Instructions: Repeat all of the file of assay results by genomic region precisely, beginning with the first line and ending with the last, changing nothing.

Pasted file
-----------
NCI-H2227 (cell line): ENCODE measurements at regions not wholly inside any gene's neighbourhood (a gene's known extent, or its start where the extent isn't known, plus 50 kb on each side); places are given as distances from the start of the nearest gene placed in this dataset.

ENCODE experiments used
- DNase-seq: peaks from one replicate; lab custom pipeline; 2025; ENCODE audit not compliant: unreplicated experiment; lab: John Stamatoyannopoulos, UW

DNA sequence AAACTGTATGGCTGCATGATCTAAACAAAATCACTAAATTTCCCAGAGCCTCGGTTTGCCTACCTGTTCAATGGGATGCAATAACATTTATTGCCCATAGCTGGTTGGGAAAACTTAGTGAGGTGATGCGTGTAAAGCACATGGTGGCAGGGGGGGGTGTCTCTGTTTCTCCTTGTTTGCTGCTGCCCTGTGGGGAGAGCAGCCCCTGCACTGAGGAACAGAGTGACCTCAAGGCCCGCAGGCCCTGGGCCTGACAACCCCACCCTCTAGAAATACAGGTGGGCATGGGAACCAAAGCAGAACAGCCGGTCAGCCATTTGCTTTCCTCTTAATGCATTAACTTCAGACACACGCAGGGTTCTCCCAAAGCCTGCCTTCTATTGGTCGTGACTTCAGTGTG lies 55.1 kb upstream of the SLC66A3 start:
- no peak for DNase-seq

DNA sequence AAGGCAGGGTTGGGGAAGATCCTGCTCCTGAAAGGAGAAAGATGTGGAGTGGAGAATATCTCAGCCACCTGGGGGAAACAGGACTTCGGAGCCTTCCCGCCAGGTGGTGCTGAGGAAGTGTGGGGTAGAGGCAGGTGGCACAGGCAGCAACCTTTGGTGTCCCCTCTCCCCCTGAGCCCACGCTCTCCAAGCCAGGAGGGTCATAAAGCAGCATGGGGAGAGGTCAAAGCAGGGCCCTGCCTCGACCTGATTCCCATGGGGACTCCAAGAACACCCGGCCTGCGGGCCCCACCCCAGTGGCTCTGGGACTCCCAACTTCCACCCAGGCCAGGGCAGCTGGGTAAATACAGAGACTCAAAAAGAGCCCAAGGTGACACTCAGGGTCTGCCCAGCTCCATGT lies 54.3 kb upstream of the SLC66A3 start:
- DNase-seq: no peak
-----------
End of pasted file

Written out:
NCI-H2227 (cell line): ENCODE measurements at regions not wholly inside any gene's neighbourhood (a gene's known extent, or its start where the extent isn't known, plus 50 kb on each side); places are given as distances from the start of the nearest gene placed in this dataset.

ENCODE experiments used
- DNase-seq: peaks from one replicate; lab custom pipeline; 2025; ENCODE audit not compliant: unreplicated experiment; lab: John Stamatoyannopoulos, UW

DNA sequence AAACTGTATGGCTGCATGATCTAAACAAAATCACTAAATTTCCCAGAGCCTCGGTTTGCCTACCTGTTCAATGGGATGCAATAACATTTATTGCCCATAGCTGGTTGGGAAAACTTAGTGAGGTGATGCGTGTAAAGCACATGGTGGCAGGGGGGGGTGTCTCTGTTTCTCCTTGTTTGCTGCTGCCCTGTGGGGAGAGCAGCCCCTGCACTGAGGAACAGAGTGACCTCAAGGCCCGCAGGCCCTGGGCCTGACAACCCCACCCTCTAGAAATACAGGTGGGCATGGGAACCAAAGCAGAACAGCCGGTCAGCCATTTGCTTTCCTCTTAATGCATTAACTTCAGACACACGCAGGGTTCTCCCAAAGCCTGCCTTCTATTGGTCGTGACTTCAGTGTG lies 55.1 kb upstream of the SLC66A3 start:
- no peak for DNase-seq

DNA sequence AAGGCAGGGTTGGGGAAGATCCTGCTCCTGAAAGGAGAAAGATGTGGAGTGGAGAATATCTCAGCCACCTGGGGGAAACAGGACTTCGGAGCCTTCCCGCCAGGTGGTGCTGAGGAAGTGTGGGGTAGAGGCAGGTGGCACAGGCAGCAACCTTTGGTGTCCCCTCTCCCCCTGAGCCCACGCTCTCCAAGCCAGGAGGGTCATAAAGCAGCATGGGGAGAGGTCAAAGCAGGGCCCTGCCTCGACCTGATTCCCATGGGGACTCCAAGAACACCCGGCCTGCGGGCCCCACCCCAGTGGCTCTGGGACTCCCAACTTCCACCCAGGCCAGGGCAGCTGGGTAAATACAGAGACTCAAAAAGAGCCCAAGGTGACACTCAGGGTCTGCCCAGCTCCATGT lies 54.3 kb upstream of the SLC66A3 start:
- DNase-seq: no peak